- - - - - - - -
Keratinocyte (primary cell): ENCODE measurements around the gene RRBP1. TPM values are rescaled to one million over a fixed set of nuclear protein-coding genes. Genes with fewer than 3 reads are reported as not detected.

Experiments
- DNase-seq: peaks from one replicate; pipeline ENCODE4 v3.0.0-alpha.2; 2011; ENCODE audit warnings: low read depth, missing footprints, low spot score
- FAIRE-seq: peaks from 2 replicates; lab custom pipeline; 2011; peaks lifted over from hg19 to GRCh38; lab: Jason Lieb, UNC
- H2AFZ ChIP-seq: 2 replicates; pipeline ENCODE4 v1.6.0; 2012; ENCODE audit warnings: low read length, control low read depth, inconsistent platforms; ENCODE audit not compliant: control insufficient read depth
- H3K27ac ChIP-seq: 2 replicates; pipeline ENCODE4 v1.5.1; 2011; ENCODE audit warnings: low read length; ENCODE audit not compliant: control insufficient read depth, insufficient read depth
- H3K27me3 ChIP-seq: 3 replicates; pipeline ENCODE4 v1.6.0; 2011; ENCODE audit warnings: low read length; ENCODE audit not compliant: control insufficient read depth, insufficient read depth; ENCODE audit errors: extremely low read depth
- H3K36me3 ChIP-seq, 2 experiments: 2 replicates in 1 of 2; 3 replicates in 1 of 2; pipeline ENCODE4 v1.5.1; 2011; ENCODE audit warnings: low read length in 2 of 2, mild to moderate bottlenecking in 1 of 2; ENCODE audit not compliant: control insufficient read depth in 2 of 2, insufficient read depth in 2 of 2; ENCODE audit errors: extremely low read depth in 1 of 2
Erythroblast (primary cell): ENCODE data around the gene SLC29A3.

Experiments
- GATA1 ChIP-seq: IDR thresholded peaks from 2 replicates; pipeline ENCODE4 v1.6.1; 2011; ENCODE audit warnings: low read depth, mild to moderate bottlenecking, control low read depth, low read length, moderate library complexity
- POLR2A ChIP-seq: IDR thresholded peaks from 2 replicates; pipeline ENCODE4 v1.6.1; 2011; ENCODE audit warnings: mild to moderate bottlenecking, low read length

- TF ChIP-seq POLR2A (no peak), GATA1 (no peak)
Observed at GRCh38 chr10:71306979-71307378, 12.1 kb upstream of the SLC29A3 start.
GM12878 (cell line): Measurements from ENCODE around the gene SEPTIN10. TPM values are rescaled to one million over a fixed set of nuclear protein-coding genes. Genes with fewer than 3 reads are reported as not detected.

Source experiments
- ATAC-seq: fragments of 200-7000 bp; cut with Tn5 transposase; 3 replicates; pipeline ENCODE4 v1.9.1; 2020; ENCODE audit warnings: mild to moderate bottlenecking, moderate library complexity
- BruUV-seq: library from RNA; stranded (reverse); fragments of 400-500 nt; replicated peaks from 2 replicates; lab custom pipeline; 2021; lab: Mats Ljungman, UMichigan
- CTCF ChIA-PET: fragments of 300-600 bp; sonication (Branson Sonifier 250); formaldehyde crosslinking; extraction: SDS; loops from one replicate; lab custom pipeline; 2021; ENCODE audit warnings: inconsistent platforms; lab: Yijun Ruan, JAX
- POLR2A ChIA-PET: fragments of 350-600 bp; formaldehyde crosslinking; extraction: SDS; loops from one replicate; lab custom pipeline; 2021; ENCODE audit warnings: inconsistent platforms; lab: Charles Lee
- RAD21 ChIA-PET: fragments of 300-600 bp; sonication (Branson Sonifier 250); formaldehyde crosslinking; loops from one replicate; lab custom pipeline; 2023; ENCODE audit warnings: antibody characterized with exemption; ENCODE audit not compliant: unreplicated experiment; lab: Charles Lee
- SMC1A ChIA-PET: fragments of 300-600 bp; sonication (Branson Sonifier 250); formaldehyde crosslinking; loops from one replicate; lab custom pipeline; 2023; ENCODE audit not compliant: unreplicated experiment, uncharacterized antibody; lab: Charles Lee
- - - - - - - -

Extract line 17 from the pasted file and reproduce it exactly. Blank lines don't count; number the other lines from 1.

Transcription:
- ATAC-seq: fragments of 200-7000 bp; cut with Tn5 transposase; 3 replicates; pipeline ENCODE4 v1.9.1; 2020; ENCODE audit warnings: mild to moderate bottlenecking, moderate library complexity